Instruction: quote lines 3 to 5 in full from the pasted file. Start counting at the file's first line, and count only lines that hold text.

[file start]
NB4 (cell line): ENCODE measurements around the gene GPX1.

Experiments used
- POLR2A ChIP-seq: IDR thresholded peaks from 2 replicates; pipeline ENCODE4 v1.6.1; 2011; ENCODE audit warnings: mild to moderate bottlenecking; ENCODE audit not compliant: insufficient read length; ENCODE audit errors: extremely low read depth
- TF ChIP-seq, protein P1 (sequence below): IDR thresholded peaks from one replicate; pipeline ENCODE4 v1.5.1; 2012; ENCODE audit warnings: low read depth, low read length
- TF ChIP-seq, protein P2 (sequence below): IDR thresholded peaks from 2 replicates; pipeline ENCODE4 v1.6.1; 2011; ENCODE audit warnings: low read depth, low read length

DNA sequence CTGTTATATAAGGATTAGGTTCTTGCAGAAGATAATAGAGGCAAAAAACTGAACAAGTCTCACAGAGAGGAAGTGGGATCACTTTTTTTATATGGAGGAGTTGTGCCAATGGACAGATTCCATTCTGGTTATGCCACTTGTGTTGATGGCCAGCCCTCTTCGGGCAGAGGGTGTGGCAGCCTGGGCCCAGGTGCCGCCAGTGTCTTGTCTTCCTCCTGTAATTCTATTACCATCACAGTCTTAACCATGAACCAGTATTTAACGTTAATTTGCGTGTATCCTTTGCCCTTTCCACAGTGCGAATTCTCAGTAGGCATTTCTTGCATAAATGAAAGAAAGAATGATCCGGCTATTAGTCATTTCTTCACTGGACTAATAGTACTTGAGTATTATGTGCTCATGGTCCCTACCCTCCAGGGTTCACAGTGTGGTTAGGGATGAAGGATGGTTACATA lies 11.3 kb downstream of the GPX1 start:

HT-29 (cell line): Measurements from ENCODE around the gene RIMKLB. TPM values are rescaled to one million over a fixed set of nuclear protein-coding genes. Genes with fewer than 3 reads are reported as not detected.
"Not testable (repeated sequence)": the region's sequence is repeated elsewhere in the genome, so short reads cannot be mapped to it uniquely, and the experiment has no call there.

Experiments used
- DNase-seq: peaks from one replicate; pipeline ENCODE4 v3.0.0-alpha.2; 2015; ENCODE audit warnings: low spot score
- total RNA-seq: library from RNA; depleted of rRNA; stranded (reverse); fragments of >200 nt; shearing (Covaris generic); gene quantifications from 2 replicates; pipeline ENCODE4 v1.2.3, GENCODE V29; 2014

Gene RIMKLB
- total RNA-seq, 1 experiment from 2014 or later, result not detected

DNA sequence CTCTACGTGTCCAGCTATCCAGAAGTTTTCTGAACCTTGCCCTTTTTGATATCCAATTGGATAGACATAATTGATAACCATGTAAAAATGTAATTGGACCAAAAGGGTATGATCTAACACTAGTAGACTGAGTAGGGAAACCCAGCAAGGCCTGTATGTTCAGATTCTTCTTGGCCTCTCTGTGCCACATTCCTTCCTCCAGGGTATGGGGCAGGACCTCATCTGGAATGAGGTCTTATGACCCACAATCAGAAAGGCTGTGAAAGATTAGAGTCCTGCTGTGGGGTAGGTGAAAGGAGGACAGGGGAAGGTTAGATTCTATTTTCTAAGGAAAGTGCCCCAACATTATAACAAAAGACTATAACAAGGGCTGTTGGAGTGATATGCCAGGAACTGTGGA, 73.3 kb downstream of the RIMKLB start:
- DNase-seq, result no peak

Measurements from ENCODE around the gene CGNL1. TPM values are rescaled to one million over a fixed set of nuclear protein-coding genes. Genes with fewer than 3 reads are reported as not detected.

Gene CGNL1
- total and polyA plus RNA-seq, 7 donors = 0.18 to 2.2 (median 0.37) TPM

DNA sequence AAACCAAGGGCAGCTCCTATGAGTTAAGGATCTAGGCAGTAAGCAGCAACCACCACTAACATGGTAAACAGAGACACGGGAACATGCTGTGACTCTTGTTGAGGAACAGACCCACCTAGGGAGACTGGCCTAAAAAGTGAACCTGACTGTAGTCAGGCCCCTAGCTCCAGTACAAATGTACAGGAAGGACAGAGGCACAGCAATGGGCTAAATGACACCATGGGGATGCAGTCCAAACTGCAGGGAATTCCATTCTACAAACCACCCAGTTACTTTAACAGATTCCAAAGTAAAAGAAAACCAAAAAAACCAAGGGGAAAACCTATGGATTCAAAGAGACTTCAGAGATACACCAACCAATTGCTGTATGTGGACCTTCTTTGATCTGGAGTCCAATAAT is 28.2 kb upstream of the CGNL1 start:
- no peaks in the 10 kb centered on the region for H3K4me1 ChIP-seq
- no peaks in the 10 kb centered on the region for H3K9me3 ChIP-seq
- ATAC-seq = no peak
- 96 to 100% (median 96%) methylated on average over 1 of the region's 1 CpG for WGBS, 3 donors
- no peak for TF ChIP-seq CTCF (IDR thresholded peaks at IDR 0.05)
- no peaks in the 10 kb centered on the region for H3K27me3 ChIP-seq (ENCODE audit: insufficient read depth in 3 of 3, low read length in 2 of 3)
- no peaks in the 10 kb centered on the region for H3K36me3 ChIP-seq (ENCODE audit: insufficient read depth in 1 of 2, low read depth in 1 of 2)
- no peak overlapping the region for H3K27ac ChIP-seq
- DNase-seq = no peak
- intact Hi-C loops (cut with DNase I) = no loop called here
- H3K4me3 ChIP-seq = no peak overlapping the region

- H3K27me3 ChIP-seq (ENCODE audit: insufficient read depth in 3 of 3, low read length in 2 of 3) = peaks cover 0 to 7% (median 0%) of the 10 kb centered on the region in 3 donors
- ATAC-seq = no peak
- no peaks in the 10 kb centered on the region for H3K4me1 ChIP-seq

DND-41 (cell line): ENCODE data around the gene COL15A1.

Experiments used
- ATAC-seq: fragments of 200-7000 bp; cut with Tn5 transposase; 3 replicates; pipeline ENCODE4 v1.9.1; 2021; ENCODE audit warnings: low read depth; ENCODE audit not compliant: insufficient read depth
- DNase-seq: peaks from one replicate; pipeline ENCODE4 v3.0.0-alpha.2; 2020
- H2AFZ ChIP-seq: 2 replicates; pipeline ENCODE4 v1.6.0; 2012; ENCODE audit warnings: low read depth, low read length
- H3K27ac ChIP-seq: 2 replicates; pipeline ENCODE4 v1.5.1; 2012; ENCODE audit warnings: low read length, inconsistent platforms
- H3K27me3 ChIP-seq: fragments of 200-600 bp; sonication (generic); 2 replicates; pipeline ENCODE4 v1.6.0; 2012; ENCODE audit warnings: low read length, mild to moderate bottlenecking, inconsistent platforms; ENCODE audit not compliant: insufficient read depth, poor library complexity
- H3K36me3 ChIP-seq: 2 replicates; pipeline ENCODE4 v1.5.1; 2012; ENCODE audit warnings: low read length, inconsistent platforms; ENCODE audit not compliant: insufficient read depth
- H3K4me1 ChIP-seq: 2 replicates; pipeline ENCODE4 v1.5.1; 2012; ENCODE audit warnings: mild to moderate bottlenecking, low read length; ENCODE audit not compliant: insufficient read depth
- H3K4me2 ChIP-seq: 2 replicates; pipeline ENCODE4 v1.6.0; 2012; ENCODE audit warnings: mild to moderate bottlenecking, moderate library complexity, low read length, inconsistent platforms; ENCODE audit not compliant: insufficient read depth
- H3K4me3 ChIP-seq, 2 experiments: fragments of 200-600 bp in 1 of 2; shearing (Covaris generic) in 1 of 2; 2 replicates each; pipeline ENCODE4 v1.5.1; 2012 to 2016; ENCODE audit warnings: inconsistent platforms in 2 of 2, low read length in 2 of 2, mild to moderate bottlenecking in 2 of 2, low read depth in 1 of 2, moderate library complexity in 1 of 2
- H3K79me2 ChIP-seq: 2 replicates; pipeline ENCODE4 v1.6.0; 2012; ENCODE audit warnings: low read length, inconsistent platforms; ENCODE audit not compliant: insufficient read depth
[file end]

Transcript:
- POLR2A ChIP-seq: IDR thresholded peaks from 2 replicates; pipeline ENCODE4 v1.6.1; 2011; ENCODE audit warnings: mild to moderate bottlenecking; ENCODE audit not compliant: insufficient read length; ENCODE audit errors: extremely low read depth
- TF ChIP-seq, protein P1 (sequence below): IDR thresholded peaks from one replicate; pipeline ENCODE4 v1.5.1; 2012; ENCODE audit warnings: low read depth, low read length
- TF ChIP-seq, protein P2 (sequence below): IDR thresholded peaks from 2 replicates; pipeline ENCODE4 v1.6.1; 2011; ENCODE audit warnings: low read depth, low read length